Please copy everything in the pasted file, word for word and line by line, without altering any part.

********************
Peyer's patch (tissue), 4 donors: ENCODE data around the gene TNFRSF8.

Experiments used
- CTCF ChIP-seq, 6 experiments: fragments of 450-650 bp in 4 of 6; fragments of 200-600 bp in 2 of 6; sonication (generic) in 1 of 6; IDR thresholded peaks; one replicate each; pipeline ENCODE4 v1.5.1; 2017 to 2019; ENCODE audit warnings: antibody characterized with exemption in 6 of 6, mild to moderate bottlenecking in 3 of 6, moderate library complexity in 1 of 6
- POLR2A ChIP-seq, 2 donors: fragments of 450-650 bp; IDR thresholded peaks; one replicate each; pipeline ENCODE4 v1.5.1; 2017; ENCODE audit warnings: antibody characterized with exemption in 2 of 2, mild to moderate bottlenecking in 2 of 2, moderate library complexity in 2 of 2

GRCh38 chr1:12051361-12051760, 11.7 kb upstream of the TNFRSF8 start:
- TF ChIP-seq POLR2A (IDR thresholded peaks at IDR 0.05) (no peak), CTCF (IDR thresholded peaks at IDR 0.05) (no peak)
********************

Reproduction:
Peyer's patch (tissue), 4 donors: ENCODE data around the gene TNFRSF8.

Experiments used
- CTCF ChIP-seq, 6 experiments: fragments of 450-650 bp in 4 of 6; fragments of 200-600 bp in 2 of 6; sonication (generic) in 1 of 6; IDR thresholded peaks; one replicate each; pipeline ENCODE4 v1.5.1; 2017 to 2019; ENCODE audit warnings: antibody characterized with exemption in 6 of 6, mild to moderate bottlenecking in 3 of 6, moderate library complexity in 1 of 6
- POLR2A ChIP-seq, 2 donors: fragments of 450-650 bp; IDR thresholded peaks; one replicate each; pipeline ENCODE4 v1.5.1; 2017; ENCODE audit warnings: antibody characterized with exemption in 2 of 2, mild to moderate bottlenecking in 2 of 2, moderate library complexity in 2 of 2

GRCh38 chr1:12051361-12051760, 11.7 kb upstream of the TNFRSF8 start:
- TF ChIP-seq POLR2A (IDR thresholded peaks at IDR 0.05) (no peak), CTCF (IDR thresholded peaks at IDR 0.05) (no peak)